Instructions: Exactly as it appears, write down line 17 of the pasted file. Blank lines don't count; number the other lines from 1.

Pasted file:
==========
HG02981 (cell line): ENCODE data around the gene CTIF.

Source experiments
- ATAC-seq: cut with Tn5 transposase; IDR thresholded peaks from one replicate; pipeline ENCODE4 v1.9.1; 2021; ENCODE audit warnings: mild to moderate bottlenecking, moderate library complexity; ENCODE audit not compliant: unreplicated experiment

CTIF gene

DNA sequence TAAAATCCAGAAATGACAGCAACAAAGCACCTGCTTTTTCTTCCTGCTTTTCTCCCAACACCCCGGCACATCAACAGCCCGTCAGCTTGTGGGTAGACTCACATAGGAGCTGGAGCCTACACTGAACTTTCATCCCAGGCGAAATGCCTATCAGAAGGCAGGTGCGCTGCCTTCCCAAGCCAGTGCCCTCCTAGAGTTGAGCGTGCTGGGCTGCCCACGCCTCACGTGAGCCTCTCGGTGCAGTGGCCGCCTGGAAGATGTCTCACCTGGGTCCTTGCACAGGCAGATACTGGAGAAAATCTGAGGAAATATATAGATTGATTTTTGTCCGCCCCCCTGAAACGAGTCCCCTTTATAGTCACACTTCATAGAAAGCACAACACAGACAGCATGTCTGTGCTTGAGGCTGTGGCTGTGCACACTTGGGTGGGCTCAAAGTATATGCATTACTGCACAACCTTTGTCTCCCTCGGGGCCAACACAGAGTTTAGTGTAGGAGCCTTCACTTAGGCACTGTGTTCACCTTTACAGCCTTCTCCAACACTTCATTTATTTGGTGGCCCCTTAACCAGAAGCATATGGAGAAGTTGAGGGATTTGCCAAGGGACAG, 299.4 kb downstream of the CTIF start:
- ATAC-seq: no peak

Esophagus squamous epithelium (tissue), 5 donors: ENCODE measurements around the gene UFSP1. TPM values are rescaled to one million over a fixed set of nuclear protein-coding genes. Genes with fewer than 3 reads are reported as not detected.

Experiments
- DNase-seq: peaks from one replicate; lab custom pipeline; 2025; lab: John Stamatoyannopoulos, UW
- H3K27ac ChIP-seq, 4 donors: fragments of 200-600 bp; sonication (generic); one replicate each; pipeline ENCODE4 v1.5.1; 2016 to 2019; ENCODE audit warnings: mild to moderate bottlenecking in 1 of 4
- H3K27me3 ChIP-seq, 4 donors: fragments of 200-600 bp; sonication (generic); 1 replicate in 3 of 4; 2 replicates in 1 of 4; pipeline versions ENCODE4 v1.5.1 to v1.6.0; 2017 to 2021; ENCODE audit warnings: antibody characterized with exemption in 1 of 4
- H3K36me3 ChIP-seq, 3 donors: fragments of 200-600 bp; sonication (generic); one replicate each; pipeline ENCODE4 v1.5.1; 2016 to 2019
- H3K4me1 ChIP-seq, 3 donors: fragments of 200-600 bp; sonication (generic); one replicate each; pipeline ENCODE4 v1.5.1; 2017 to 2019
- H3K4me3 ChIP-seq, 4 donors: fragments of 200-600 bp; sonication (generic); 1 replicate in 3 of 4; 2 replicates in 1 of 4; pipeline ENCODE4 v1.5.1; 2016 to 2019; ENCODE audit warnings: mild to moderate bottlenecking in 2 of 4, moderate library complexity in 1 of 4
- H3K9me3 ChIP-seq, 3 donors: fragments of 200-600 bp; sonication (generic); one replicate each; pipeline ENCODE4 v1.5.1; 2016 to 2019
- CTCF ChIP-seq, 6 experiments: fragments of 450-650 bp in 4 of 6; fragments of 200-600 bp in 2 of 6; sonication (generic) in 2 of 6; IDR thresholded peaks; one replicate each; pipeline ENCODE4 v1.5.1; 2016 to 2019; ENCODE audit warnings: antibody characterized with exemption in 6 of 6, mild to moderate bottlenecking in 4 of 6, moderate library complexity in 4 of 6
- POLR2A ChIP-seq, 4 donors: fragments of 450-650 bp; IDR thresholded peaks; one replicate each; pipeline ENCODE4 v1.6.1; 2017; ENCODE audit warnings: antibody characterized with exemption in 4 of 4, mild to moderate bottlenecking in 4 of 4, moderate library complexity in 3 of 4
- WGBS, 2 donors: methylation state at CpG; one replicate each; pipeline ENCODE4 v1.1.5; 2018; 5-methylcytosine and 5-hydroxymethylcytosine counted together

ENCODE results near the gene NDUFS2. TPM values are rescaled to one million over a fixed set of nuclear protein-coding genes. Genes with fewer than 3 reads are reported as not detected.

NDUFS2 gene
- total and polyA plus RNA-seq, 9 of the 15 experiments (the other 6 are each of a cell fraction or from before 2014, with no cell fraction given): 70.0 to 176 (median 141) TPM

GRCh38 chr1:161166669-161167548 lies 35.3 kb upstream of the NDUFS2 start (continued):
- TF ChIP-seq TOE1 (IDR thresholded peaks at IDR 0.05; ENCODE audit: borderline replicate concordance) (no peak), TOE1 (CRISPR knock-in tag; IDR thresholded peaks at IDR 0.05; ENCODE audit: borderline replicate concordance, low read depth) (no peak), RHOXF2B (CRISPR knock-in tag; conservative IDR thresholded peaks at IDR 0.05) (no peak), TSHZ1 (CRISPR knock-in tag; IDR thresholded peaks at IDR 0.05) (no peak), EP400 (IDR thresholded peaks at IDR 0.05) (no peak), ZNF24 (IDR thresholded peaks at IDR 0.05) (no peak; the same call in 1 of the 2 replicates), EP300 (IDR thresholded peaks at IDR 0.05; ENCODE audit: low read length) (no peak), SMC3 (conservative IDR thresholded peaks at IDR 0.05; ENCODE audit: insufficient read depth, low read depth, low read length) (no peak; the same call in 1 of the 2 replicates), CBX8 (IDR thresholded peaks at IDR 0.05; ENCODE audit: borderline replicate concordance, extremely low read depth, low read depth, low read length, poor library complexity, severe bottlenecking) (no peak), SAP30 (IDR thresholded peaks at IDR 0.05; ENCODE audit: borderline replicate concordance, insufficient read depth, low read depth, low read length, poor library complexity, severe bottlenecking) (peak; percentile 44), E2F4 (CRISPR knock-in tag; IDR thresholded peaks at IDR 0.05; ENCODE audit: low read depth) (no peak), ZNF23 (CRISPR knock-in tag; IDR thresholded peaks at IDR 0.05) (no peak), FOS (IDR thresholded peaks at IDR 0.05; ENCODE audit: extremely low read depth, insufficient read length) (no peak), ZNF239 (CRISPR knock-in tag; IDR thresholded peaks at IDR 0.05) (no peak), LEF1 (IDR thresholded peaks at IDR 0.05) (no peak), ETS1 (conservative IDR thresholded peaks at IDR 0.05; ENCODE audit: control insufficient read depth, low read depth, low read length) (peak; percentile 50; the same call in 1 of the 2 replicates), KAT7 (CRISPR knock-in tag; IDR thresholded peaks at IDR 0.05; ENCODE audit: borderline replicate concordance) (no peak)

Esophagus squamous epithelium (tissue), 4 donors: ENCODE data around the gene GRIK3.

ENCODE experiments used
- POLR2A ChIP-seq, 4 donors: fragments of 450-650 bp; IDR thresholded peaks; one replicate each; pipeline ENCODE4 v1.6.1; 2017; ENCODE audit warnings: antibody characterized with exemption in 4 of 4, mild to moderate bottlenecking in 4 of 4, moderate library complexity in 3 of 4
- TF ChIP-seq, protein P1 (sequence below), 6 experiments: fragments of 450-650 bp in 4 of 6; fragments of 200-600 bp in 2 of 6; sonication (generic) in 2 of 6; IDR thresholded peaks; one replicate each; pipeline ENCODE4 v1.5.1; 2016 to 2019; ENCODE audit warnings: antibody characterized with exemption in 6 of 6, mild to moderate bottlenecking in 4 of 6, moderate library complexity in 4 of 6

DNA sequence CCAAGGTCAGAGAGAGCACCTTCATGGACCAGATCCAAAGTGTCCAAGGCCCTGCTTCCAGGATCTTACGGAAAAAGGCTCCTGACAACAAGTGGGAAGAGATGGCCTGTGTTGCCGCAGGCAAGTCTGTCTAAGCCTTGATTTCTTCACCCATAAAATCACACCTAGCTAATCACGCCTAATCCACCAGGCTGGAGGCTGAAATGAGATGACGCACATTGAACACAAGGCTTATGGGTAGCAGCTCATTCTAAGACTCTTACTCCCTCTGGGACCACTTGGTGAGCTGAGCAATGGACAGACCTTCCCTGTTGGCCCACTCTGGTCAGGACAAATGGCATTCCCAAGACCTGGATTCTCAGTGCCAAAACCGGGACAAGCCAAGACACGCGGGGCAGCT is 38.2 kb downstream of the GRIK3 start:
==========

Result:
- POLR2A ChIP-seq, 4 donors: fragments of 450-650 bp; IDR thresholded peaks; one replicate each; pipeline ENCODE4 v1.6.1; 2017; ENCODE audit warnings: antibody characterized with exemption in 4 of 4, mild to moderate bottlenecking in 4 of 4, moderate library complexity in 3 of 4